Since 2005 it is also required that all sales receipts generated by newly installed, replaced or relocated point-of-sale terminals, whether attended or unattended, display only the last four digits of the account number. All preceding digits must be replaced with fill characters that are neither blank spaces nor numeric characters, such as "X," "*," or "#."

Following best practices for truncating card account numbers helps merchants fight fraud but it also promotes customer confidence in the merchant's ability to securely handle personal information. The last four digits provide the customer with enough information to identify the card that he or she used in the transaction.

General Truncation Consideration

Typically, the truncation of a greater number of digits, when compared to the total number of digits in the PAN, increases the effectiveness of the procedure. However, it also increases the confusion and difficulty that cardholders may have reconciling their ATM terminal receipts to their periodic card statements. There are several considerations to take into account when developing your own procedures for truncating account numbers:
  • A truncation of the routing bank account number (BIN) alone, while helpful, may not prevent duplication of the PAN. It is possible to observe the card in use in order to obtain card issuer identification.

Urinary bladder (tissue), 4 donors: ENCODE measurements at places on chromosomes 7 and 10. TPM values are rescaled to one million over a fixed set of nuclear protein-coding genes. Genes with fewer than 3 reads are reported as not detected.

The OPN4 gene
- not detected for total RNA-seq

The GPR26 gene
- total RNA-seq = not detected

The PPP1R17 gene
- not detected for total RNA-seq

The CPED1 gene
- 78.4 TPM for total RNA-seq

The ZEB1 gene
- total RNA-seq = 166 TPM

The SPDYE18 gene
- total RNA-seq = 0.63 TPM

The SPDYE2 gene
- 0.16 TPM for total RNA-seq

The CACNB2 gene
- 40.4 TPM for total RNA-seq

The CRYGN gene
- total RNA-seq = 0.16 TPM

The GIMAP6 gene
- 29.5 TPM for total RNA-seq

• Truncating the check digit and several other digits does not improve PAN security. Without the check digit, calculation of several missing digits within the PAN, especially if the routing BIN also is truncated, is substantially more complicated and time consuming.
  • Truncating a small number of digits, when compared to the total number of digits in the PAN, reduces the effectiveness of the procedure. It is possible to reconstruct a few missing digits by using a trial-and-error approach.
  • Truncating a greater number of digits, when compared to the total number of digits in the PAN, increases the effectiveness of the procedure.
Electronic Signatures

Acquiring banks that are using Electronic Signature Capture Technology (ESCT) must ensure the following procedures are implemented:
  • Proper electronic data processing (EDP) controls and security measures are established, so that digitized signatures are recreated on a transaction-specific basis. Acquiring banks may recreate the signature captured for a specific transaction only in response to a retrieval request for the transaction.
  • Adequate controls exist over employees with authorized access to digitized signatures maintained in the acquiring bank or merchant host computers. Employees and agents should be allowed to access the stored, electronically captured signatures only on a "need to know" basis.
  • Digitized signatures are not accessed or used in a manner contrary to applicable industry regulations.